Disabled veterans

Disability is Disability, What’s the Difference?

There is a common stigma in society about the disabled. There are well-protected pieces of statute (Americans with Disabilities Act) and countless court decisions protecting disabilities from bias. The stigma is still there.

Many people do not understand the differences between VA disability and Social Security Administration disability (SSA). Despite the VA and SSA being totally different aspects of government, with wildly different mandates and spheres of influence (sometimes they do overlap).

Subscribe to our weekly newsletter and stay up to date.

Many veterans see their disabilities as weaknesses with zero rationales and are often hesitant to admit disabilities that aren’t obvious. It’s your business if you disclose your medical status, but the stigma exists.

Before I supported my nephew joining the military, I took him past the local VA to show him the parking lot. A major VA facility, indeed a third, approaching half of the parking lot, is marked handicap parking. It’s a stark reminder of what Americans are willing to sacrifice for our country.

I digress, but the fact that the two are confused is a problem.

To be eligible for VA care, you must be a veteran, have served in a military branch, and have been eligible for discharge, but any American is eligible for SSA.

You may actually be eligible for both, but they have very different standards.

Veterans are eligible for a number of compensation avenues, through the VA for disabilities through the DoD and retirement. Still, non-veterans can generally only qualify for SSA benefits (Unless their parent or spouse is a veteran).

The VA determines the compensation based on the percentage of disability they award a veteran for conditions caused by or aggravated by their service. SSA determines benefits based on the earning potential lost due to a disability. SSA benefits also limit the ability of the person to work after the award. In 2017, nobody could qualify for SSA disability and earn $1170 a month or more.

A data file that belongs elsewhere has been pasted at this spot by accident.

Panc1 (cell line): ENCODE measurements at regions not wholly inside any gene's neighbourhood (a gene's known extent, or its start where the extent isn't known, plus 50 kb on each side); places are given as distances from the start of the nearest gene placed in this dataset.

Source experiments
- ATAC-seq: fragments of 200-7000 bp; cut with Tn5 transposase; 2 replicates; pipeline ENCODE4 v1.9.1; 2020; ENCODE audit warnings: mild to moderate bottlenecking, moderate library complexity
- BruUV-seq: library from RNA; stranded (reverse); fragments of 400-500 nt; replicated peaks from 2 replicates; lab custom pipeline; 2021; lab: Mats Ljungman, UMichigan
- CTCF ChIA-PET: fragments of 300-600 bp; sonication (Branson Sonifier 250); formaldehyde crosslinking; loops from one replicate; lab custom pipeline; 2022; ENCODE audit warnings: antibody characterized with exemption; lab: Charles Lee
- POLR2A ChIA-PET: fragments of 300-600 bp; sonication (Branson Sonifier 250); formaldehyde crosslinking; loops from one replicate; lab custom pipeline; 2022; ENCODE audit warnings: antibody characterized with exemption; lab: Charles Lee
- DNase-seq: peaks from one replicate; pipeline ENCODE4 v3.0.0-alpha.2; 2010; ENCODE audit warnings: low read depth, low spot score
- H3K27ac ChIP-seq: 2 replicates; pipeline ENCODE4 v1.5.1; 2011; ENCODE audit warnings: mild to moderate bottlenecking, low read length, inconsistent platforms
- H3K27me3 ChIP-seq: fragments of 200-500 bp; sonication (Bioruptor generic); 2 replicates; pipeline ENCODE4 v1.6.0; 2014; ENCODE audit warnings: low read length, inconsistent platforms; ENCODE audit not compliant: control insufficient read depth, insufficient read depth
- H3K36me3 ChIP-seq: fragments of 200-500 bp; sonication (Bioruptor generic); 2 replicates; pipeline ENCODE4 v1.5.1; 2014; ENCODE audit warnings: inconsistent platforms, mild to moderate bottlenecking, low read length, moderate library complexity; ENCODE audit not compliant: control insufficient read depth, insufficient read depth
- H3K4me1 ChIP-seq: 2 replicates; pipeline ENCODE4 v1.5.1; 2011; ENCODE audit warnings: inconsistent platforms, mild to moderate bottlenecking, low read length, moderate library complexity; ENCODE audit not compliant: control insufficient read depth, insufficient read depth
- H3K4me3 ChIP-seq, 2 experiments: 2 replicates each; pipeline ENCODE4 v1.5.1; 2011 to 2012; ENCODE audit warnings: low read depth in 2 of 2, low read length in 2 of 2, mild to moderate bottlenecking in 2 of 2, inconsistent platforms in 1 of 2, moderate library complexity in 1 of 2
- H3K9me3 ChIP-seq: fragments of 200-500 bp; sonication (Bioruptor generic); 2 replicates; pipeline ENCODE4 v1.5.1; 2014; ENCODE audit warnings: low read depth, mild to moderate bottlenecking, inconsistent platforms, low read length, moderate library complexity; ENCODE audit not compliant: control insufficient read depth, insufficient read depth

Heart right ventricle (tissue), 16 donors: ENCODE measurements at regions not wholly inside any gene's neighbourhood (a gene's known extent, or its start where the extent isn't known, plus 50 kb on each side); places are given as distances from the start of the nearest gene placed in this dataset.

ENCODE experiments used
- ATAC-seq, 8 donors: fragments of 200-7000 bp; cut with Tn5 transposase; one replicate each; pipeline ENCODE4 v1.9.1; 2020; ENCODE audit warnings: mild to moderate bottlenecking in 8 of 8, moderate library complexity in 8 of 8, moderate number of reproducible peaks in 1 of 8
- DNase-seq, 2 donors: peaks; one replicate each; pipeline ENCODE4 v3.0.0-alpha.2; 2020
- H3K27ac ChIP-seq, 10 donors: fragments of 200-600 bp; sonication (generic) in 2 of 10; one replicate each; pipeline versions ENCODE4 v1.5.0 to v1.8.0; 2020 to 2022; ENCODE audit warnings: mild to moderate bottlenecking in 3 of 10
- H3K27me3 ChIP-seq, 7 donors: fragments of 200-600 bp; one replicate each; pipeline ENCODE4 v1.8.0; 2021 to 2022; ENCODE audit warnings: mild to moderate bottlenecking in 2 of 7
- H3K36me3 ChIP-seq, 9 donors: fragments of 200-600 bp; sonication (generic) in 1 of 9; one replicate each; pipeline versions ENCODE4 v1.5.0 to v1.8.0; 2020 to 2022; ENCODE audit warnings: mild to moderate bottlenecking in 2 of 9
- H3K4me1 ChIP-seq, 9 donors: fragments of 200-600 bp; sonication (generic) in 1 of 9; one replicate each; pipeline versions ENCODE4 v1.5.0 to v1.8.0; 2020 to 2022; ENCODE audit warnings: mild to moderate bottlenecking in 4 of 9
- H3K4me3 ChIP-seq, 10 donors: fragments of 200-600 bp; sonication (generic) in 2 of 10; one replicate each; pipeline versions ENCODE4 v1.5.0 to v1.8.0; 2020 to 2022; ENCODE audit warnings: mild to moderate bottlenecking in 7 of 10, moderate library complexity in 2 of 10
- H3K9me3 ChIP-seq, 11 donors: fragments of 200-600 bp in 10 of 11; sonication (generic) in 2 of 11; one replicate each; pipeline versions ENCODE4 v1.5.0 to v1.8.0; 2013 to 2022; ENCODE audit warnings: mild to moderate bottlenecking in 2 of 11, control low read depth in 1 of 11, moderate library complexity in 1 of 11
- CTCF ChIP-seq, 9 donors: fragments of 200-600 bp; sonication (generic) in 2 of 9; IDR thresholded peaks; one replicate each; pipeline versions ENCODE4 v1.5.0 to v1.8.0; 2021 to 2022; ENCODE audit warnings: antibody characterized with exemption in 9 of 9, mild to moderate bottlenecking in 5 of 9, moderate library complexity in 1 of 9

The SSA has a separate disability program called Supplemental Security Income (SSI), which has a very low monthly income limit, and most won’t qualify for VA benefits and SSI concurrently.

Leaving SSA behind, some veterans qualify for retirement pay and disability compensation from the VA concurrently. A law change in 2004 allowed both to apply, whereas prior, they had to choose one or the other.

Concurrent Retirement Disability Pay (CRDP) applies to retired veterans with greater than 50% combined disability rating.

Combat-Related Special Compensation (CRSC) applies to veterans with a minimum 10% combat-related disability rating.

Veterans can qualify for both.

Military retirement pay, and VA disability compensation are entirely separate. Military retirement pay is taxable like most other pensions, while VA disability compensation is tax-free. The latter is because it’s not a retirement package; it’s the compensation a veteran is entitled to for sacrificing their health and abilities to our government.

Suppose you qualify for military retirement and VA disability compensation simultaneously, and you have a 50% or higher. In that case, you should qualify for CRDP and should see no reduction in your military retirement.

If your rating is 40% and below from the VA, you won’t qualify for CRDP. You may see a reduction from your retirement unless your disability was combat-related, where you qualify for CRSC. Like those with CRDP, you shouldn’t have a reduction to your military retirement pay.

I find it unfortunate that disabilities in general are stigmatized, but appalling when that stigma applies to a disabled veteran. As a disabled veteran, your compensation was fully earned by trading your health and youth for the freedom of everyone in America. Veterans should be fully compensated for the parts of their lives they sacrifice, and your monthly compensation is hardly enough.

While you shouldn’t have to explain the difference to anyone, I urge veterans to educate those unfamiliar with the difference between a VA-rated disability and an SSA disability if the question arises. Removing the stigma around your service-connected disability and disability in general helps all who deal with their disability issues daily.